Posted: 2 years ago
At 6/5/2014 1:17:26 PM, RoyLatham wrote:
At 6/3/2014 7:01:50 PM, Therammo wrote:
The problem I face with the idea of multiverse and infinity is that, if we in fact are just part of a recycling multiverse that has always existed and will exist for eternity, then we must face the fact that everything that CAN happen WILL eventually happen.

My understanding is that most multiverse theories do not claim that anything that can happen will happen in some universe. The idea I get is that there a certain number of distinguishable branch points that leads to very large number of outcomes, but not necessarily infinite. Even if there are an infinite number, that doesn't mean that everything will happen in some universe. So events can remain excluded, even though there are an infinite number that do happen. By analogy, there are an infinity of real numbers between 0 and 1, but 1.5 is not among them.
Anything that can happen will happen, its like playing lottery each day, eventually you will win..
Subutai
Posts: 3,215
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6/5/2014 8:41:07 PM
Posted: 2 years ago
At 6/5/2014 2:24:20 PM, Mhykiel wrote:
If there is a multiverse for us to be able to detect it there would have to be some kind of exchange of force between this universe and another. Even then the exchange would only prove one world, or one substrate medium all worlds exist in. If the Universe has a casual effect upon another than the universe is not a closed system and the Zero energy hypothesis would be wrong.

If the universes in the multiverse can not exchange forces than they are unprovable unfalsifiable. And is a movie plot and no more.

Actually evidence for cosmic inflation, which is backed by a lot of evidence, not the least of which was the observation of gravitational waves, is evidence itself for multverses. Inflation theory posits that certain areas of space-time in the early expanding universe expanded more quickly than others, The areas that expanded more could have created "bubbles" of space-time that siphoned off into new universes. Alan Guth, one of the founders of the inflation theory, said this, "It's hard to build models of inflation that don't lead to a multiverse."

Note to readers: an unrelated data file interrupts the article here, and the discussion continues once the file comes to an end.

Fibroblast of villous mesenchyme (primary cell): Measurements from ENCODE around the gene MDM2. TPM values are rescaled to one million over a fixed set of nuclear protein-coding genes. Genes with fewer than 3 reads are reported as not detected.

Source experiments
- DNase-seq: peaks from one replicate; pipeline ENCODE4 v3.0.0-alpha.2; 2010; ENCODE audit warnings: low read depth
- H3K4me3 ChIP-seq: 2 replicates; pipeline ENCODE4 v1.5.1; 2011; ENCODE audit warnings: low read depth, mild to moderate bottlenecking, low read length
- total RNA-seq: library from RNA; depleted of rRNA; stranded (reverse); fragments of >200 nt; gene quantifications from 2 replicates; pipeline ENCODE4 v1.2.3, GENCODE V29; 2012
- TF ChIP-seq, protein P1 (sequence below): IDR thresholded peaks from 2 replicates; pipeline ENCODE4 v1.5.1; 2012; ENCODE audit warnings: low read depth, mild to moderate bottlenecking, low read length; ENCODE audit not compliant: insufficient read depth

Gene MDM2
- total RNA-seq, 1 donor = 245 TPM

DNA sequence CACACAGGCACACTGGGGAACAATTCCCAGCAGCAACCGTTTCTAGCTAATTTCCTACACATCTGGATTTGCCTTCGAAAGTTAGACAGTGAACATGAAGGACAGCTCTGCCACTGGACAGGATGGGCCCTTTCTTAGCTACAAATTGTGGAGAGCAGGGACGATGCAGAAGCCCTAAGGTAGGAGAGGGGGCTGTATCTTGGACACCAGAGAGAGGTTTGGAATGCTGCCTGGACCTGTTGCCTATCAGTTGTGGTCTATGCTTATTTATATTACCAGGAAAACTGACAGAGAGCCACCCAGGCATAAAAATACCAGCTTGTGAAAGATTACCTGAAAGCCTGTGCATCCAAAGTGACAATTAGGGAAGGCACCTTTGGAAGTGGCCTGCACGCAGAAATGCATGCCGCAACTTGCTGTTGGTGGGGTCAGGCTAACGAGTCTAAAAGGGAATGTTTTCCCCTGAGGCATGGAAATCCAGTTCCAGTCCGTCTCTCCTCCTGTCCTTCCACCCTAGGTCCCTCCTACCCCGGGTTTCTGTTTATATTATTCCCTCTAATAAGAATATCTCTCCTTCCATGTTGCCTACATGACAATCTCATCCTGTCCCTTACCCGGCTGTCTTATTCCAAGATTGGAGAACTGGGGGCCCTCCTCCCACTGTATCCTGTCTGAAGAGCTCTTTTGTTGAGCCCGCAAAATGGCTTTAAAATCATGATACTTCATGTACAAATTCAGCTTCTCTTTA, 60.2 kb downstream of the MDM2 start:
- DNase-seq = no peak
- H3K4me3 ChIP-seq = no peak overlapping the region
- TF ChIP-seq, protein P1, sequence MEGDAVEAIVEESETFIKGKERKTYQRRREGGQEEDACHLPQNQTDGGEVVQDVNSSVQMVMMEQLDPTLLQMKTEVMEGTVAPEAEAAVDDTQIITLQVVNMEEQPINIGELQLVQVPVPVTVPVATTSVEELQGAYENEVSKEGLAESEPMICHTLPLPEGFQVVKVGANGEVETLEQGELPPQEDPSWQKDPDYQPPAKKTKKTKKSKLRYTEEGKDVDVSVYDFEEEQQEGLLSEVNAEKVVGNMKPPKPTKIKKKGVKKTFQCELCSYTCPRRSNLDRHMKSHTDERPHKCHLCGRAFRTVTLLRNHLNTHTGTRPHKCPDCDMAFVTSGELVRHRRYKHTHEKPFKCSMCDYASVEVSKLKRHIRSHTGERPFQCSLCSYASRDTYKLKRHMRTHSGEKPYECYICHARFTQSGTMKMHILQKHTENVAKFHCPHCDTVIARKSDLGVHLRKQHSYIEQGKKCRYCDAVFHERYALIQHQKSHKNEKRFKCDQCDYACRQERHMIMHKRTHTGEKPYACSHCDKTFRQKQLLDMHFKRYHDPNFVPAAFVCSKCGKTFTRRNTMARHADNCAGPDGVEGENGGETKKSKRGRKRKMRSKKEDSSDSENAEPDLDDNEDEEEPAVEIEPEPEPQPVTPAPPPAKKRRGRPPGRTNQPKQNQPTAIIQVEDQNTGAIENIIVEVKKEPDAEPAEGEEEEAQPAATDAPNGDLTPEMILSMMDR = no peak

While it is currently still theoretical conjecture, it certainly has a lot of credence.
I'm becoming less defined as days go by, fading away, and well you might say, I'm losing focus, kinda drifting into the abstract in terms of how I see myself.
Therammo
Posts: 4
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6/5/2014 9:27:36 PM
Posted: 2 years ago
At 6/5/2014 8:41:07 PM, Subutai wrote:
At 6/5/2014 2:24:20 PM, Mhykiel wrote:
If there is a multiverse for us to be able to detect it there would have to be some kind of exchange of force between this universe and another. Even then the exchange would only prove one world, or one substrate medium all worlds exist in. If the Universe has a casual effect upon another than the universe is not a closed system and the Zero energy hypothesis would be wrong.

If the universes in the multiverse can not exchange forces than they are unprovable unfalsifiable. And is a movie plot and no more.